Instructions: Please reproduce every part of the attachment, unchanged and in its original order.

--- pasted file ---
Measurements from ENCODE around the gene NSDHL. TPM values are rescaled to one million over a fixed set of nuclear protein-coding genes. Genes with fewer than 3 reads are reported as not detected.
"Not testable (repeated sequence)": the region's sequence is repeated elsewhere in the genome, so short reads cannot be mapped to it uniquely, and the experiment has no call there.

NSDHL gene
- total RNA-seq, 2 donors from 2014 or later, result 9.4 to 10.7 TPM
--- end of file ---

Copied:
Measurements from ENCODE around the gene NSDHL. TPM values are rescaled to one million over a fixed set of nuclear protein-coding genes. Genes with fewer than 3 reads are reported as not detected.
"Not testable (repeated sequence)": the region's sequence is repeated elsewhere in the genome, so short reads cannot be mapped to it uniquely, and the experiment has no call there.

NSDHL gene
- total RNA-seq, 2 donors from 2014 or later, result 9.4 to 10.7 TPM